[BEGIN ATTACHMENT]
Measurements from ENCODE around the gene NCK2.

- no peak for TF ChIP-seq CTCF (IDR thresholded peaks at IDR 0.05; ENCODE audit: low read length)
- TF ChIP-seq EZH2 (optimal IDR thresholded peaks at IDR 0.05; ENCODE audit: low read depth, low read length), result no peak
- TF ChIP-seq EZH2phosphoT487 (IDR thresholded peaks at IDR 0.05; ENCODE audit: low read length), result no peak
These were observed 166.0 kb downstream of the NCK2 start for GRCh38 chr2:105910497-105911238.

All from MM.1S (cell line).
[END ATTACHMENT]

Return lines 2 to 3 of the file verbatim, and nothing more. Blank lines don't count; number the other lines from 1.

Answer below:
- no peak for TF ChIP-seq CTCF (IDR thresholded peaks at IDR 0.05; ENCODE audit: low read length)
- TF ChIP-seq EZH2 (optimal IDR thresholded peaks at IDR 0.05; ENCODE audit: low read depth, low read length), result no peak